Afternoon snack in the shade - click on pic for full-size imageSince then I've been fascinated; surreptitiously following the lives of this newly-arrived family. They sleep under an inadequate shelter open to the elements on two sides, with a tiny sheet of corrugated roof that doesn't even begin to protect them from the driving torrential rains we've had these past few days. The sun hits early, at which point they rise quickly to dry off, before going to squat in the shade on the far side of the site. They sleep, eat, and live, with no electricity, no mains water, caring for their baby as best they can.

Healthy baby, 10 months old - click on pic for full-size imageWhen I told my girlfriend that seeing how they lived made me feel slightly 'uncomfortable', she laughed at my foolishness. "This is Thailand! Man go work, lady follow!" She had chatted to them earlier; they are from Surin, he is a security guard whose main job is to stay on site - for a year or so - keeping an eye on the equipment and materials that would otherwise be left unattended during the building of a new six-storey condominium building. Earning a couple of hundred baht a day. Rent-free, of course.

Such simple lives. None of the paraphernalia that has somehow transformed itself into 'absolute necessities' for our survival. Just each other's company, enough money to buy food for daily needs, and to take care of their baby. And although the husband's face is lined by years of hardship, when he smiles, it's as if he hasn't a care in the world...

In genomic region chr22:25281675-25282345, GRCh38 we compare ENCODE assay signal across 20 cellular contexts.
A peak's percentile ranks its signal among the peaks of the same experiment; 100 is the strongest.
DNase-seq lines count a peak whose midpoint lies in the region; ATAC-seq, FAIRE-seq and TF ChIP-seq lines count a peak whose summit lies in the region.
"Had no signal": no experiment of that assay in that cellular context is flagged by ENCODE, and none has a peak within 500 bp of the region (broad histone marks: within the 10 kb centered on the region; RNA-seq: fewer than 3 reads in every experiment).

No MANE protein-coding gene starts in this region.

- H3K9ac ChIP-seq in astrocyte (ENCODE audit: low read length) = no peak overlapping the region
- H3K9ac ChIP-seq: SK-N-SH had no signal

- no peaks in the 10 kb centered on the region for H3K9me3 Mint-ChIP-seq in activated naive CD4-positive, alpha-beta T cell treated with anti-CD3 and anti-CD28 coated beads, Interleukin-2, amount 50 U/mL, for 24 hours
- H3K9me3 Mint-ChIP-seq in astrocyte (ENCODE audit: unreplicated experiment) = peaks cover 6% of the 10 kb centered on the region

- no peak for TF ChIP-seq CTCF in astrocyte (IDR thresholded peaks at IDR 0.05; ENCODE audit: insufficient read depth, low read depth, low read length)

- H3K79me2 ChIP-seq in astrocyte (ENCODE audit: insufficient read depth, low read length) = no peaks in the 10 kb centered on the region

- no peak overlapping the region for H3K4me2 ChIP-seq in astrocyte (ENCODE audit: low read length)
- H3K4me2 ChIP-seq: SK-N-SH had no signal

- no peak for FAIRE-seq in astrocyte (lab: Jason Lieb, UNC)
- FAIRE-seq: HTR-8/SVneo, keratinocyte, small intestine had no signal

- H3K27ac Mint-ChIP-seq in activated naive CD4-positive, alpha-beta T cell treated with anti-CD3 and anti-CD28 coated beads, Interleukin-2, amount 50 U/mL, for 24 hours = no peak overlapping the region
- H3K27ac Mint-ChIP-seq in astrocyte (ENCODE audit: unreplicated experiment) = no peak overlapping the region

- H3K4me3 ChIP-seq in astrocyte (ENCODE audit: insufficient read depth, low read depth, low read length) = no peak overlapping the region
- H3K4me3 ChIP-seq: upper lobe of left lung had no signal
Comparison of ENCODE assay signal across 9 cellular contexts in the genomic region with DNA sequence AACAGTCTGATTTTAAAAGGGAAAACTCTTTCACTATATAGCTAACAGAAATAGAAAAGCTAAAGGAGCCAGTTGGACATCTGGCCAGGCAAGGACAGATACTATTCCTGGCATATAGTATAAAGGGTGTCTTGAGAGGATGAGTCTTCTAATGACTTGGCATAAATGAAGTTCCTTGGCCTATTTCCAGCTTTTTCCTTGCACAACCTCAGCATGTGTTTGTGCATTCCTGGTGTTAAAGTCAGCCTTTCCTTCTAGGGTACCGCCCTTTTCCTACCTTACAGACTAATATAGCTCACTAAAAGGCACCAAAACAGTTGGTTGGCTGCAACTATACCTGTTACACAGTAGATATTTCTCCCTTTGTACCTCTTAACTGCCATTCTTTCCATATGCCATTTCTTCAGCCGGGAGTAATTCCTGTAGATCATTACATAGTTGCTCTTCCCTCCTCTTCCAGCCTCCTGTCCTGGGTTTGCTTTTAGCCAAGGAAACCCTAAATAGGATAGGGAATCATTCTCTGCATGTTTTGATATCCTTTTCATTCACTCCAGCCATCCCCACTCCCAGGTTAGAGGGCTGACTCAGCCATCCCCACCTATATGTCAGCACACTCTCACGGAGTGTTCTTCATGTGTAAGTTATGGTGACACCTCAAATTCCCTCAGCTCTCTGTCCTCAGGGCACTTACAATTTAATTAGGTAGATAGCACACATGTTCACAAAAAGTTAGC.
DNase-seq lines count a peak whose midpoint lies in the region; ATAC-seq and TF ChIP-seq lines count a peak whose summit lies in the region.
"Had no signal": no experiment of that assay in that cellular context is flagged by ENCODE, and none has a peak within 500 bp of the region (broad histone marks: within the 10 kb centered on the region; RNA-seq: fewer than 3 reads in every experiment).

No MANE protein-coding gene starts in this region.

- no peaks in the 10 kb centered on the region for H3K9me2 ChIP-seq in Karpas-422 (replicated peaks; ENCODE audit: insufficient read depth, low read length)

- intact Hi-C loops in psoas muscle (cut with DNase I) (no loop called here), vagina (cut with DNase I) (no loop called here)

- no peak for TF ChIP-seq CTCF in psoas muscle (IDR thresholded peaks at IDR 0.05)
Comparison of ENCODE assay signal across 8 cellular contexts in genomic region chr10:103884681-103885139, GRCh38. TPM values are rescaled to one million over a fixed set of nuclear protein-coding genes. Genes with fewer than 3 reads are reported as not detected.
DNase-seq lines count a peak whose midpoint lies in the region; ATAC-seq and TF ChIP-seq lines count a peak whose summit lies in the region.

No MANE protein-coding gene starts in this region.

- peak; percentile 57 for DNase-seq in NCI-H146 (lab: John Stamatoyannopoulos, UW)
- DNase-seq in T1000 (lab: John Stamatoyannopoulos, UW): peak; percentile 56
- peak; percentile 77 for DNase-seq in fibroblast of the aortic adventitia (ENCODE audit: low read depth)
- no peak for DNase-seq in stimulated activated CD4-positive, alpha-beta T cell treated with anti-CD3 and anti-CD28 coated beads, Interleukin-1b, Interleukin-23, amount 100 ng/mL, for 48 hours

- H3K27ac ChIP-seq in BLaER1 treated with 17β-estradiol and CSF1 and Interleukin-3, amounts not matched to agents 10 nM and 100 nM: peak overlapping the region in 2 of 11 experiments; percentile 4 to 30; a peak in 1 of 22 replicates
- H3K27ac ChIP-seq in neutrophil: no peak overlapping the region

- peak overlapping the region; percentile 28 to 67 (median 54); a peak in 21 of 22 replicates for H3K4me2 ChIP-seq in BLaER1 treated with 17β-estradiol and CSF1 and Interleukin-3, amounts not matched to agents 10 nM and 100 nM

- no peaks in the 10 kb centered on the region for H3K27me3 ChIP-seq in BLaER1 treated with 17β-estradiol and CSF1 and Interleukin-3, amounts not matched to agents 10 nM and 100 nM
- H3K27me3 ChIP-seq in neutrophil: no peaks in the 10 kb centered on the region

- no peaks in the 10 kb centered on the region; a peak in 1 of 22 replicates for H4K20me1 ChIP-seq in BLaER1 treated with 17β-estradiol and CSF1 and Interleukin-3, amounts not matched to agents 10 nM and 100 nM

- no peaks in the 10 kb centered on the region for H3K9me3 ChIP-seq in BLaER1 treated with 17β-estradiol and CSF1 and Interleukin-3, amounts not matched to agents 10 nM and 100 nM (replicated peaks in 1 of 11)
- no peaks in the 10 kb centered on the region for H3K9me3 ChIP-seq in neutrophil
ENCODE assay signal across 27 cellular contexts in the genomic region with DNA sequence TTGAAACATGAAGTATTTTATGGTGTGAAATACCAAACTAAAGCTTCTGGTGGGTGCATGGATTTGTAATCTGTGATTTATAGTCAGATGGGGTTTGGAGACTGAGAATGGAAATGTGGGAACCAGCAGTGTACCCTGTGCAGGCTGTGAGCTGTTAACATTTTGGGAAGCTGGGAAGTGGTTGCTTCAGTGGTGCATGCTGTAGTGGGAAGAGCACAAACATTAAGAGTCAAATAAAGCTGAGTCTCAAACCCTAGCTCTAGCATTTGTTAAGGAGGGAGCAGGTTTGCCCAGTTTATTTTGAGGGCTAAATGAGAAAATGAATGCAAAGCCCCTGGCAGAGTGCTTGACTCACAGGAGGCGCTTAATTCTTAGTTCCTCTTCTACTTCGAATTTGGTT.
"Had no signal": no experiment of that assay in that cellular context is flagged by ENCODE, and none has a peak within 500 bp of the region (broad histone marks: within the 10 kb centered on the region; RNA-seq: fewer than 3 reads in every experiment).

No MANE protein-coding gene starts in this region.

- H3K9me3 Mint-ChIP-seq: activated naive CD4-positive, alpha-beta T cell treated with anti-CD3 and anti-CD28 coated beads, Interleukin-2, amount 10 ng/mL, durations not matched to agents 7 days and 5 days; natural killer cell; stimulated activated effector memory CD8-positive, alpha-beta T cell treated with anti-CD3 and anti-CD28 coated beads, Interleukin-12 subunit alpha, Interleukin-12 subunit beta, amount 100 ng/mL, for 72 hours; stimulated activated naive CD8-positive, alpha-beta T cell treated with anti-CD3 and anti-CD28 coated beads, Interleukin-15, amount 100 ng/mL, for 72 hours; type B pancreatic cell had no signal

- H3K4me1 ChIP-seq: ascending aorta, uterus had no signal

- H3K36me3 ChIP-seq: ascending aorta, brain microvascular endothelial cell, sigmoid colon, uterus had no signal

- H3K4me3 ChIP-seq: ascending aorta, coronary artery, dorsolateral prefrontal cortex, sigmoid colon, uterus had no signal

"Happiness belongs to the self-sufficient" (Aristotle)


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1 comment:

Thai Girl said...

Exercise bicycles can be extremely expensive and it's always struck me as slightly obscene that we overfed westerners pay so much for a machine with only one wheel that doesn't go anywhere while so many people could really do with a decent bike that actually works.

Yes, the family you describe and picture so well make one feel humble. Living as I do in a Surin village I know just how poor they can be... though I cannot truly relate to the experience. Only the poor can know.

Andrew